And the other thing we do is we offer competitive loans and insurance. So if you think about the independent mom and pop on insurance — I’ll just use an example insurance. Independent mom and pop pays, on average, 50% to two times what an institutional investor who has thousands of properties and has a master insurance policy with one of the biggest insurance brokers or carriers in the country. The independent landlord, even those that are being managed by property managers, don’t have access to that same insurance policy.
So what Zibo is doing is we’re aggregating all of that demand of independents and we’re creating master insurance policies, so you can get lower cost insurance, you can better protect your asset at lower costs.
Then the final thing I would tell you that we’re doing is, with all the expense classification I talked about and how you can basically classify every single expense to a property, every piece of revenue to a property, and to schedule a tax bucket, we create the ability for you to benchmark your own properties and then also to look at how your properties are performing vis-a-vis other properties.
Now, if you do that, then that basically highlights areas where your properties are underperforming. You’re spending too much on utilities, you’re not getting enough rent per square foot, whatever those metrics are. And if that’s the case, then there are a simple set of things that you can do to increase that income. So lots of different ways. Again, we think the independent landlord is very focused on passive income, we’re trying to help them on both sides of that equation.
Theo Hicks: That last point about comparing the P&L I think is [unintelligible [00:12:53].23] where you’re underperforming. How does Zibo get paid?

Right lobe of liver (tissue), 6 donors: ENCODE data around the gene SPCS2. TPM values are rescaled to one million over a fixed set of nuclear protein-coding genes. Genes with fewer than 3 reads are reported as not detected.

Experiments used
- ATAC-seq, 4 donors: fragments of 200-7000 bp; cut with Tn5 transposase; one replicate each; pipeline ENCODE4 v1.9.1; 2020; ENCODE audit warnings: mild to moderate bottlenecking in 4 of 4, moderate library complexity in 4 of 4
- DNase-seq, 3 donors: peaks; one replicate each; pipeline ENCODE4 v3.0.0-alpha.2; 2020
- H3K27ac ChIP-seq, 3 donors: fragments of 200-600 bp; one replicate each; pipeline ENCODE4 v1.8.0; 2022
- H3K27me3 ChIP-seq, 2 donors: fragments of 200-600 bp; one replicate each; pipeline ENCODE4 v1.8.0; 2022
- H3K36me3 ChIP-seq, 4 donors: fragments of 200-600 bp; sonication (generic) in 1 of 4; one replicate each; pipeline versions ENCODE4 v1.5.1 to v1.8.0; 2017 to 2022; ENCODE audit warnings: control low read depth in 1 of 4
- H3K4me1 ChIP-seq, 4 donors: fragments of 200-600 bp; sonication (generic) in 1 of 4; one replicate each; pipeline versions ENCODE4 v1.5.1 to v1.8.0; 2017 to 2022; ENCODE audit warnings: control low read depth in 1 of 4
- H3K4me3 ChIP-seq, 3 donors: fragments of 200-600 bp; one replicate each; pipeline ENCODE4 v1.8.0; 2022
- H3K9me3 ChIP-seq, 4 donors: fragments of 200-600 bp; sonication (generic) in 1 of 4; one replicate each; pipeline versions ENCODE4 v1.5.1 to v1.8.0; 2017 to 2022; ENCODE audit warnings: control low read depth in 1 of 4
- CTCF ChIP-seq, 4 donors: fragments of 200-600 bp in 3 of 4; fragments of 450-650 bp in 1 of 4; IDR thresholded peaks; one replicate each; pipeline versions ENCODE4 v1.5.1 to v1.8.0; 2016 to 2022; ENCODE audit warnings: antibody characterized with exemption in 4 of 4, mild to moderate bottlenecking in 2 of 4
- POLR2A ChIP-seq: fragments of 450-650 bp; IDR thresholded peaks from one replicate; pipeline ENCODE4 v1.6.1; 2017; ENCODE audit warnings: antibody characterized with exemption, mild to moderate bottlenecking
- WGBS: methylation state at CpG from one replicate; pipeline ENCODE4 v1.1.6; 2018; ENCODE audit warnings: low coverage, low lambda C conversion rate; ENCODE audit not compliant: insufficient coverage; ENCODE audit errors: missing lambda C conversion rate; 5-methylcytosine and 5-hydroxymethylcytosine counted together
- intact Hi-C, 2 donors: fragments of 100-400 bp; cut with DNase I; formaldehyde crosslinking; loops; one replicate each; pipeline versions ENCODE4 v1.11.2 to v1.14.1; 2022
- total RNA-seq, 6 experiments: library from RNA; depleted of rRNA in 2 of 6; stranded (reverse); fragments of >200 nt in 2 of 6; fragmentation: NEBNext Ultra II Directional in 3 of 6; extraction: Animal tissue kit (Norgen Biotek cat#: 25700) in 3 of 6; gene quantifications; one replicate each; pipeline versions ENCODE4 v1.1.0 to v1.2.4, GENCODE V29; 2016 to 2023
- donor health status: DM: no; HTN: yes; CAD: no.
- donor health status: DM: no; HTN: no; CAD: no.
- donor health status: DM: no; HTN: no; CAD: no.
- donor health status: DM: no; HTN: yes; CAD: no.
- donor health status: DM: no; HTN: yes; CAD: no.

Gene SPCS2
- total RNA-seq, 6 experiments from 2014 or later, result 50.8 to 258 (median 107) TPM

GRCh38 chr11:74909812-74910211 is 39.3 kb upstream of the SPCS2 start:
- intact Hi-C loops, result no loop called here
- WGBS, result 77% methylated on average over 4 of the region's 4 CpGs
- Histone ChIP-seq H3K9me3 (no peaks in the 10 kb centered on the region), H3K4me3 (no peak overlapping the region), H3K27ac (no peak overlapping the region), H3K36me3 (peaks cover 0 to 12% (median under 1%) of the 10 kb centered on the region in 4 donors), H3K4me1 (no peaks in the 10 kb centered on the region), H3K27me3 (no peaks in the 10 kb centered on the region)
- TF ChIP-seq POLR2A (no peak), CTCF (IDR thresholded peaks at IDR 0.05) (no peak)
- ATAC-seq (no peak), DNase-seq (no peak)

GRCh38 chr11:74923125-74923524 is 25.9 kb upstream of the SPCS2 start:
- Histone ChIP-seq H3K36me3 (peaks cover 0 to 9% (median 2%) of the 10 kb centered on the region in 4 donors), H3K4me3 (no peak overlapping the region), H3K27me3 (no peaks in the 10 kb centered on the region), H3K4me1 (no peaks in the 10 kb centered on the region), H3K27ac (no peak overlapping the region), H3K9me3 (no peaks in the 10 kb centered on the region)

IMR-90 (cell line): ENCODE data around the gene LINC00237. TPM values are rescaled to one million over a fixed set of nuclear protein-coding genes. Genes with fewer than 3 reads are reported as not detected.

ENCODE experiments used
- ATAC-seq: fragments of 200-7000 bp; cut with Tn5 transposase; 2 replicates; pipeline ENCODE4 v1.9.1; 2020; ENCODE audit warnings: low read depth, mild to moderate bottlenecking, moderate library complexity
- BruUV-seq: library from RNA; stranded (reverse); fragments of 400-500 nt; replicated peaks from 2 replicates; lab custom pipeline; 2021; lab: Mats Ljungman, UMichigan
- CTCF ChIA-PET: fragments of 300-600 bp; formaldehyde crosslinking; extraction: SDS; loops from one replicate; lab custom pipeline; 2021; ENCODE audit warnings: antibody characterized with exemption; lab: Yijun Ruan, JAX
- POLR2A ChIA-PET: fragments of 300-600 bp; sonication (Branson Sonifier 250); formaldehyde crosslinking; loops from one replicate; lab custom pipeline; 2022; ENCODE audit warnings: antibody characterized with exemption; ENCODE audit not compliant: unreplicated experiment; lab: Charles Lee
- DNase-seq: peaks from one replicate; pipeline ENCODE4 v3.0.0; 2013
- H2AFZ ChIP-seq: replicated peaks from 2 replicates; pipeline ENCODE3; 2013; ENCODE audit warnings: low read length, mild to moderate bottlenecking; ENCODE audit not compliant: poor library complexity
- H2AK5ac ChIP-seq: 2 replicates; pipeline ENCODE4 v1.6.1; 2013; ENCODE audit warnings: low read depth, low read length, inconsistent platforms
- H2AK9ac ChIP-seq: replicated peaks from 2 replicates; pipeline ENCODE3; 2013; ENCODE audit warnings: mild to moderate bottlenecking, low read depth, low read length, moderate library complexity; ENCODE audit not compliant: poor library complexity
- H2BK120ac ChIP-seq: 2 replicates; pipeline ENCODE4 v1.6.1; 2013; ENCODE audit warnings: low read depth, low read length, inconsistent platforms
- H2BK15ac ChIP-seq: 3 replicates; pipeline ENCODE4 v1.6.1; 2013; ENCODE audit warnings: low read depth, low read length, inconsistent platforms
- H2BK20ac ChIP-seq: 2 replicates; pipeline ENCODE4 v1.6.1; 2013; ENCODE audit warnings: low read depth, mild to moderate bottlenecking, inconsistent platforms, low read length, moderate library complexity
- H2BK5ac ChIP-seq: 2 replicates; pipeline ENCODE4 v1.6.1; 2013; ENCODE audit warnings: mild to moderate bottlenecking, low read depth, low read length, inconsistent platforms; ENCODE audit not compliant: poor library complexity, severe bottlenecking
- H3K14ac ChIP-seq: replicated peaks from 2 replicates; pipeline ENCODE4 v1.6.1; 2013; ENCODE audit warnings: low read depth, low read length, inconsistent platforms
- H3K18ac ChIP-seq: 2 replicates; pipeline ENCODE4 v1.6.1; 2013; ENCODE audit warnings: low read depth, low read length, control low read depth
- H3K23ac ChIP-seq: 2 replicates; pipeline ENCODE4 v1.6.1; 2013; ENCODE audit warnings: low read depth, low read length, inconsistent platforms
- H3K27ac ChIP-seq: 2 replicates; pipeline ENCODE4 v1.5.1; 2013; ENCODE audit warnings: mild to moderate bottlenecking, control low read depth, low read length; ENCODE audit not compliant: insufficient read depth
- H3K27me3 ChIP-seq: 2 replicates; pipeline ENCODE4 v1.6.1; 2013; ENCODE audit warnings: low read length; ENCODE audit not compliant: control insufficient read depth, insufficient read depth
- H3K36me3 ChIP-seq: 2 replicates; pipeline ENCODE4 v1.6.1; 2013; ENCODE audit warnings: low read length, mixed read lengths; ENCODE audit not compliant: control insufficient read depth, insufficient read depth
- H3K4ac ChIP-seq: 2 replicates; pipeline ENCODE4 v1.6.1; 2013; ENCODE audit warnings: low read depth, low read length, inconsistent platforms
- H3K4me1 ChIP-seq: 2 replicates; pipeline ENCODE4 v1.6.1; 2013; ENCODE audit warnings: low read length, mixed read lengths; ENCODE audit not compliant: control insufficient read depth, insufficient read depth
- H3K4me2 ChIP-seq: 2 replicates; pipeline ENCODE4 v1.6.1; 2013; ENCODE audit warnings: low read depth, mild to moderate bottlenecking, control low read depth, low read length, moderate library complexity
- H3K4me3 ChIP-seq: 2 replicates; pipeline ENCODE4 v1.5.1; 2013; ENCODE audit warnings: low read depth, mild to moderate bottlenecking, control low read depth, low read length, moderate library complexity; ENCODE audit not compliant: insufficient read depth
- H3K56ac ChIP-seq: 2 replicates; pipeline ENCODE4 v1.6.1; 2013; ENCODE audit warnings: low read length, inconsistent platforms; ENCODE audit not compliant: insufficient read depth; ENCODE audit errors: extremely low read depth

Chris Hsu: We make money by essentially negotiating deals with insurance companies, negotiating deals with the mortgage companies, and by taking a portion of the transaction fees associated with various different forms of payments, negotiating with the payment providers. But if you think about it, what a lot of folks are selling is SaaS platforms; we’re providing essentially a SaaS software platform that includes banking, payments, insurance and lending. That core platform is free and all transactions from the landlord perspective are free, minus things like if you want to do a wire. We have a standard fee for that. But everything else is free. If you want to do ACH transfers, if you want to move money, if you want to accept cheques from your tenants. By the way, we’re the only platform that does online and offline payment methods.
So in other words, if you’re still one of those landlords that’s accepting physical checks, we’ve created a remote deposit capture, so you can actually take a picture from your phone of that check and deposit into your bank account, and it goes right to your Zibo dashboard for all those properties. So as I mentioned before, having one place to view by property, by tenant who’s paid, who’s paid the right amount, who’s paid on time, and have a 12-month rolling history on that. No one’s doing that.